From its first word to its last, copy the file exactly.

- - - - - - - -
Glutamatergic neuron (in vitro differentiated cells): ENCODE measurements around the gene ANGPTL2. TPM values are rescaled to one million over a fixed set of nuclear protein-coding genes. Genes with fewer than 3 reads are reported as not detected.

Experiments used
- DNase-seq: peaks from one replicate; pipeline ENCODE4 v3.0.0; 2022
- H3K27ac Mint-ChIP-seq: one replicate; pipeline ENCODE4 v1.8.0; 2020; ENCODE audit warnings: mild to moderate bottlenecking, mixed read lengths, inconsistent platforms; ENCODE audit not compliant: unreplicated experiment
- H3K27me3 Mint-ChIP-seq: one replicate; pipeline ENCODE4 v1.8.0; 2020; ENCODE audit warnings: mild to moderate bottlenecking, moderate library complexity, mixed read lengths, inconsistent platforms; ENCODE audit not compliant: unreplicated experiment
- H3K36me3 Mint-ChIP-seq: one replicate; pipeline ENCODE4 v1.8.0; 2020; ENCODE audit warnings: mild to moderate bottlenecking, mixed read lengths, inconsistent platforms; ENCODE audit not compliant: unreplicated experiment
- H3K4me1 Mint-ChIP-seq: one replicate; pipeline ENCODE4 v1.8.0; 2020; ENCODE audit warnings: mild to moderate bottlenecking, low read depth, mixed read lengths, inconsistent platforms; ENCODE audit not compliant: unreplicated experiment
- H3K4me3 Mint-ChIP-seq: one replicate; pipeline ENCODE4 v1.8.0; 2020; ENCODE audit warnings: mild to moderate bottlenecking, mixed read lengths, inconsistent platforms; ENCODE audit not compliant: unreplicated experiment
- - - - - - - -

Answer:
Glutamatergic neuron (in vitro differentiated cells): ENCODE measurements around the gene ANGPTL2. TPM values are rescaled to one million over a fixed set of nuclear protein-coding genes. Genes with fewer than 3 reads are reported as not detected.

Experiments used
- DNase-seq: peaks from one replicate; pipeline ENCODE4 v3.0.0; 2022
- H3K27ac Mint-ChIP-seq: one replicate; pipeline ENCODE4 v1.8.0; 2020; ENCODE audit warnings: mild to moderate bottlenecking, mixed read lengths, inconsistent platforms; ENCODE audit not compliant: unreplicated experiment
- H3K27me3 Mint-ChIP-seq: one replicate; pipeline ENCODE4 v1.8.0; 2020; ENCODE audit warnings: mild to moderate bottlenecking, moderate library complexity, mixed read lengths, inconsistent platforms; ENCODE audit not compliant: unreplicated experiment
- H3K36me3 Mint-ChIP-seq: one replicate; pipeline ENCODE4 v1.8.0; 2020; ENCODE audit warnings: mild to moderate bottlenecking, mixed read lengths, inconsistent platforms; ENCODE audit not compliant: unreplicated experiment
- H3K4me1 Mint-ChIP-seq: one replicate; pipeline ENCODE4 v1.8.0; 2020; ENCODE audit warnings: mild to moderate bottlenecking, low read depth, mixed read lengths, inconsistent platforms; ENCODE audit not compliant: unreplicated experiment
- H3K4me3 Mint-ChIP-seq: one replicate; pipeline ENCODE4 v1.8.0; 2020; ENCODE audit warnings: mild to moderate bottlenecking, mixed read lengths, inconsistent platforms; ENCODE audit not compliant: unreplicated experiment